The Alternative BAFTAS

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Ah, the BAFTAs! Weren’t they great!  Jonathan Ross redeemed himself with a string of actually funny gags.  I especially liked his claim that the doors had been locked to keep out Ricky Gervais.  The blessed Helena Bonham Carter gave an adorable and far too long speech – and was without doubt the deserved winner of the BAFTA for Best Supporting Actress.  The King’s Speech, as everyone predicted, triumphed in almost every category except for best director, which went to Davd Fincher for The Social Network.  The cameraman, cruelly, kept a lens permanently focused on tufty-haired Danny Boyle,  strangely overlooked for his bravura direction of 127 Hours.  But Danny, who I like because he was very nice to me when I was a young lad starting out in the business, kept smiling with genuine pleasure.  Here’s a man who loves cinema, and doesn’t waste energy on envying others. 

Oh and Christopher Lee, awarded a BAFTA fellowship, delivered a wonderful speech, his voice croaky but his eyes alert.  He’s one of the legendary figures of cinema – and apparently has more movie credits than any other actor in the world.  All in all, a splendid evening, in which only very good films won stuff.

But it’s also puzzling to see which films get missed out.  Kick Ass for instance – where is it?  Surely a stand-out movie of the year.  And A Prophet doesn’t get a mention in the Best Non-English Language Film category. I saw it in 2010; surely it qualifies?

Mulling about this,  I read a fun blog on the Guardian site in which reader voted for their best and worst films.     And, in the same spirit, I would offer my own nominations for best films of the year, in assorted categories:

Best Kick-Ass Blockbuster Movie

Kick-Ass

Best Science Fiction Black Comedy

Repo Men – much under-rated.   Jude Law is great. It’s really funny, if you’re as sick and black-hearted as I am. And the twists are genuinely clever. I preferred this to Inception to be Honest.  (Which ISN’T a comedy, but made me laugh at times with its narrative absurdity.)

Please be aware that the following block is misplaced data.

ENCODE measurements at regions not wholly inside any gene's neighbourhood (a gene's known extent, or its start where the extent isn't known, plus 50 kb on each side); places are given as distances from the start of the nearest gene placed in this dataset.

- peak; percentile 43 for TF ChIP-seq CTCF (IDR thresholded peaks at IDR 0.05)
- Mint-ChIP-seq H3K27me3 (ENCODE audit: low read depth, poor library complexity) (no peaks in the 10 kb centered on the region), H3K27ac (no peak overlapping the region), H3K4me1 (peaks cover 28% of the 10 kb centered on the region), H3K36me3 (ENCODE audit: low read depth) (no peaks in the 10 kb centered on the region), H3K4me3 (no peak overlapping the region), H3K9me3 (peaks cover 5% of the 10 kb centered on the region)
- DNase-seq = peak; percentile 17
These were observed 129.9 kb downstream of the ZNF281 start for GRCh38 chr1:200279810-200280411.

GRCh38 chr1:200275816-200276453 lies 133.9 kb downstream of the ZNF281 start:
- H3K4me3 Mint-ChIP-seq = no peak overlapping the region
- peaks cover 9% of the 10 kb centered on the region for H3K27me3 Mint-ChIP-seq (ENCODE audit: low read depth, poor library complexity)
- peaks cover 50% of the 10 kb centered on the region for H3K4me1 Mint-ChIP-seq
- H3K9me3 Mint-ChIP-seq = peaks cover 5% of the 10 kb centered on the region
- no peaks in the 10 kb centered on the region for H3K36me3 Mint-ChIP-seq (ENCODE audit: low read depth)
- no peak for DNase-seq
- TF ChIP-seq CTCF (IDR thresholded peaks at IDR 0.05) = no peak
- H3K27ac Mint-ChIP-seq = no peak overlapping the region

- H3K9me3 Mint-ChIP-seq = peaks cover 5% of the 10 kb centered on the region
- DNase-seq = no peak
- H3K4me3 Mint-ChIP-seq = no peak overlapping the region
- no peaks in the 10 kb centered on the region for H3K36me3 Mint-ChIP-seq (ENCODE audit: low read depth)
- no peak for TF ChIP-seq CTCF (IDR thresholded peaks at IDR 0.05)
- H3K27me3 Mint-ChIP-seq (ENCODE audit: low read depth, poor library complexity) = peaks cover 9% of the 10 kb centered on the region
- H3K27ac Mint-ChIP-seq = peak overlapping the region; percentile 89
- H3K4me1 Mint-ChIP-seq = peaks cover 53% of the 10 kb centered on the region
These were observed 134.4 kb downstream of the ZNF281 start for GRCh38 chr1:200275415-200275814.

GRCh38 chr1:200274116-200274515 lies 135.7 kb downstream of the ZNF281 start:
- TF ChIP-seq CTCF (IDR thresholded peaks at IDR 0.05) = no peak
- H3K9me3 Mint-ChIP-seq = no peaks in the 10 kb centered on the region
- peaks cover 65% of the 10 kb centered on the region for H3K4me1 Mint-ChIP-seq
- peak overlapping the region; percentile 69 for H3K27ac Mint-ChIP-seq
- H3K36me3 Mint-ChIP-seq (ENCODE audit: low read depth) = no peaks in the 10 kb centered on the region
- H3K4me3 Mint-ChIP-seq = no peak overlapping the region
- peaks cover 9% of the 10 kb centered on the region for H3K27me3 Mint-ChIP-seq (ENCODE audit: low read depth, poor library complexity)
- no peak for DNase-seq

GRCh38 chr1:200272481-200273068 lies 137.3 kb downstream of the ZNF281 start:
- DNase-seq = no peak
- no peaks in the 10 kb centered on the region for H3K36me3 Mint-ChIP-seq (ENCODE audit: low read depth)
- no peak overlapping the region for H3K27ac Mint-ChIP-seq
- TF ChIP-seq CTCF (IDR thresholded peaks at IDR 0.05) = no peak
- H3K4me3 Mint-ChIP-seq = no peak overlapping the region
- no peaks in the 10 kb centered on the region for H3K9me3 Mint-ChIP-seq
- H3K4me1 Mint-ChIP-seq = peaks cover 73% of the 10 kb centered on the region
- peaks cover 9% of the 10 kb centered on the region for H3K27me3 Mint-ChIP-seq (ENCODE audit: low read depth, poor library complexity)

Best Crime  Drama with Comedy Moments Starring Bruce Willis

Now that has to be RED, based on the Warren Ellis comic, starring Bruce and Helen Mirren and Brian Cox.  Great actors all; loving every moment of it.

Best Gangster Movie Set in Prison

The winner here is A Prophet, the French film directed by Jacques Audiard and written by Thomas Bidegain and Jacques Audiard.   I’ve seen it twice – it’s an out and out masterpiece, a hauntingly poetic work of art; but it’s also suspenseful and compelling and the action scenes are fantastic. 

Best Gangster Movie In Which the Protagonist Breaks out of Prison, Goes on the Run, Goes BACK To Prison to Kill the Bastard Prison Officers Who Tortured Him Then Goes Back on The Run Again and Embarks Upon a Crime Spree That Lasts Two Entire Movies

A tricky one – spoiled for choice here! – but in the end I went for Mesrine: Killer Instinct and Mesrine: Public Enemy Number 1, both directed by Jean-Francois Richet and starring Vincent Cassel as the true-life gangster Jacques Mesrine who, um, goes to prison, breaks out, goes back – etc etc etc. 

 Best Dumb Comedy

The Hangover, the hilarious Las Vegas nightmare-scenario farce (‘What happens in Vegas stays in Vegas!”). Drected by Todd Phillips, and written by Jon Lucas and Scott Moore.  This was made in 2009 but I didn’t see it till 2010 on DVD, so it counts.

Best Smart Comedy

The Kids Are All Right,  written by Lisa Cholodenko and Stuart Blomberg, and directed by Lisa Cholodenko.  This is the one with Annette Bening and Julianne Moore as the lesbian couple with kids who are reunited with their sperm donor (Mark Ruffalo). It’s one of those fantastic American “indie” movies which ignores all the cliches and hits the truth button every time.  I found it enchanting; and the dinner scene rekindled my love for Joni Mitchell.